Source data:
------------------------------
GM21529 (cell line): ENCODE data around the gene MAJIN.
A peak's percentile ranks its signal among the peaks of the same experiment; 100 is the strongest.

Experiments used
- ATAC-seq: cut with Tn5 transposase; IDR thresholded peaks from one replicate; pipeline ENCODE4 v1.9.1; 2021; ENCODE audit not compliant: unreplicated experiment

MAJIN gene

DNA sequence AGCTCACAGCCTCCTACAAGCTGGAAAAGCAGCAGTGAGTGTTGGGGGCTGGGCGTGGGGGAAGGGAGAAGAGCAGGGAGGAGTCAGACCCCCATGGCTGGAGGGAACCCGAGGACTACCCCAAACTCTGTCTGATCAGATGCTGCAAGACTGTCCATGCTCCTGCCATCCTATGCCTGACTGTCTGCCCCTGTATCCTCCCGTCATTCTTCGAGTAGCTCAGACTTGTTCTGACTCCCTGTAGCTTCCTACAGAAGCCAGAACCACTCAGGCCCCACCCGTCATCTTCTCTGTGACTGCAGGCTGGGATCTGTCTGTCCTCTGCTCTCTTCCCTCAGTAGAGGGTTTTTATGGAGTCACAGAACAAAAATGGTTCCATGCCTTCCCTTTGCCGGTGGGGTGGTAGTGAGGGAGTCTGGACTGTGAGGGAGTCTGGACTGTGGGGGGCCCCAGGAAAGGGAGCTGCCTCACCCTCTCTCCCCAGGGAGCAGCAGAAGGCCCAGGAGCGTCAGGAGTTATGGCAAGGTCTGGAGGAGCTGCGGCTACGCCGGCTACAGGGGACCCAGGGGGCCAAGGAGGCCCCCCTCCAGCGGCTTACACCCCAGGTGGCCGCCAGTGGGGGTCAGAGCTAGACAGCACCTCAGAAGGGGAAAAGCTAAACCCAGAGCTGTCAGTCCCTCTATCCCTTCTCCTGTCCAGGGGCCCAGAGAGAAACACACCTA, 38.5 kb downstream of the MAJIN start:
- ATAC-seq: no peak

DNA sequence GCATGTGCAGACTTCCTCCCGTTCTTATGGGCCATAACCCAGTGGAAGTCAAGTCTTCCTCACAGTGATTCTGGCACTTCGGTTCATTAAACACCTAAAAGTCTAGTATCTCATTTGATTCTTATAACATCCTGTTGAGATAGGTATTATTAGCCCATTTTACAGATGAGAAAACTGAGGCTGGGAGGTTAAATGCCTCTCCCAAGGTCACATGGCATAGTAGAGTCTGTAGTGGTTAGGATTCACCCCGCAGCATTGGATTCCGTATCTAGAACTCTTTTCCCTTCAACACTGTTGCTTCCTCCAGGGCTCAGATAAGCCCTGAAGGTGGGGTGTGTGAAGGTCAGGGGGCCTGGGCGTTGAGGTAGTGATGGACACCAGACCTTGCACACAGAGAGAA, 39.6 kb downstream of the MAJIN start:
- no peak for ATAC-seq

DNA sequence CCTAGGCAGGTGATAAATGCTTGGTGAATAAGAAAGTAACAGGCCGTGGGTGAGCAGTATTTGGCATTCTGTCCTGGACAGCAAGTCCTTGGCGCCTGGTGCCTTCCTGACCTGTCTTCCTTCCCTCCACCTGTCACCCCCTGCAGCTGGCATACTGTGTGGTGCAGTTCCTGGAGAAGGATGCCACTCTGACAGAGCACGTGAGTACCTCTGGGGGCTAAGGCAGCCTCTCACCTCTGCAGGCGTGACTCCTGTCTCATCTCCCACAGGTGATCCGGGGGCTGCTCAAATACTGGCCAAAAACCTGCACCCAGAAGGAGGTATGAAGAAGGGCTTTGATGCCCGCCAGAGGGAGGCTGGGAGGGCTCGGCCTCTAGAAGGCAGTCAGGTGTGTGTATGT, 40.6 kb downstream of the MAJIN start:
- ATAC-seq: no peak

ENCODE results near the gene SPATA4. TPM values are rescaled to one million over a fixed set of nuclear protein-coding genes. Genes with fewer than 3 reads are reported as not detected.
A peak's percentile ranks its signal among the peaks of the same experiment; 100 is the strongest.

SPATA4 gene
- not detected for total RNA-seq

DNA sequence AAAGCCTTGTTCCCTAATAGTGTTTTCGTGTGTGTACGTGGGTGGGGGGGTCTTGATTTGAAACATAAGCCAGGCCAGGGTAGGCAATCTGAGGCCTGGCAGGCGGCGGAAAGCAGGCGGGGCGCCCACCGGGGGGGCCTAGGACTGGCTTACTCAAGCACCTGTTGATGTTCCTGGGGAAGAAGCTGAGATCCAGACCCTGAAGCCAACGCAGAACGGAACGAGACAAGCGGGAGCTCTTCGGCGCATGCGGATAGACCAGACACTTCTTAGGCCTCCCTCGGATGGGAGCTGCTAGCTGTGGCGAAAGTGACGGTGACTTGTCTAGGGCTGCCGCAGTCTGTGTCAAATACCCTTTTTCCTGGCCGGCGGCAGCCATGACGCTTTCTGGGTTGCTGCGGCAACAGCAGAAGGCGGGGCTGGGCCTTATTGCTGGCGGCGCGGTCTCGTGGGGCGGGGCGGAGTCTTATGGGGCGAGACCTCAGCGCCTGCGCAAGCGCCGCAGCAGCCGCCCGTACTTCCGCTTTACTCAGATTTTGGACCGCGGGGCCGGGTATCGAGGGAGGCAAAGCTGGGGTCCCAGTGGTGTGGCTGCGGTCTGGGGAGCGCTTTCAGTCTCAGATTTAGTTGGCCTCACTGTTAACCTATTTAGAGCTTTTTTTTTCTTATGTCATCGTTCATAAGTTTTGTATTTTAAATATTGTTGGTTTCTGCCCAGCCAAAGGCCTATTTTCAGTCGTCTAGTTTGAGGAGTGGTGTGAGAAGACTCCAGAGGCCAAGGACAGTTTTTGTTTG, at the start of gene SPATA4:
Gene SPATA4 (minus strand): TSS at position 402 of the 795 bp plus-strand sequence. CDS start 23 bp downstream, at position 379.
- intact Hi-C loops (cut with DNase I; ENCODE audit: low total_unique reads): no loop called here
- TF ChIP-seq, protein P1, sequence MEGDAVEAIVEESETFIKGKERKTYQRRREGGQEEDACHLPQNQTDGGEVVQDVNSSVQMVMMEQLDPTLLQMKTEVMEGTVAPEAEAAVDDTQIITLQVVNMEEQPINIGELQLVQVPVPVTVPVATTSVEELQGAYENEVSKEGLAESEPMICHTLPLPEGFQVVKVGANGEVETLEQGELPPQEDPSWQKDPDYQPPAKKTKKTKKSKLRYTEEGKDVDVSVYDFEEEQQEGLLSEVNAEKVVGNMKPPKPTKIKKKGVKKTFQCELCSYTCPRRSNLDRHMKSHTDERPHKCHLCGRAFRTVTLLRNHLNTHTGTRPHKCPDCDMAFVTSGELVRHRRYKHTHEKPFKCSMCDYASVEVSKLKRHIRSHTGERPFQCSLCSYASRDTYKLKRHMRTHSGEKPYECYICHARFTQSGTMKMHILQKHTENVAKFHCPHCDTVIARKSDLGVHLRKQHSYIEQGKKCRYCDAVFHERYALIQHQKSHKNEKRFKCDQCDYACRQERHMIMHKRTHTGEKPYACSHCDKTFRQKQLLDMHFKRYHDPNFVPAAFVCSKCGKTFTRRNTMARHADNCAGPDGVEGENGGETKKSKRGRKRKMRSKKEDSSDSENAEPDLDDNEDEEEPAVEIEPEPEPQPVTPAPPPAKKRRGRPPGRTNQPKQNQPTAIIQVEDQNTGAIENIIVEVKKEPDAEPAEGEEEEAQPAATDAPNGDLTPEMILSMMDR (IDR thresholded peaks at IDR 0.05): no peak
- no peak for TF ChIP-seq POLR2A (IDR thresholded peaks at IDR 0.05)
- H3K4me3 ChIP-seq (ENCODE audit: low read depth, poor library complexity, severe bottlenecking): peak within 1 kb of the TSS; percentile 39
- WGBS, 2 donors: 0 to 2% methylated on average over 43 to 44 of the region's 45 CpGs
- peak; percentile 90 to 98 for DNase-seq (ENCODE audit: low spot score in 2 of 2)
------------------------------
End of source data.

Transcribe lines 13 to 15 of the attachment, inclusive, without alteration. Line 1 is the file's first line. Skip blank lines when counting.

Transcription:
A peak's percentile ranks its signal among the peaks of the same experiment; 100 is the strongest.

SPATA4 gene
- not detected for total RNA-seq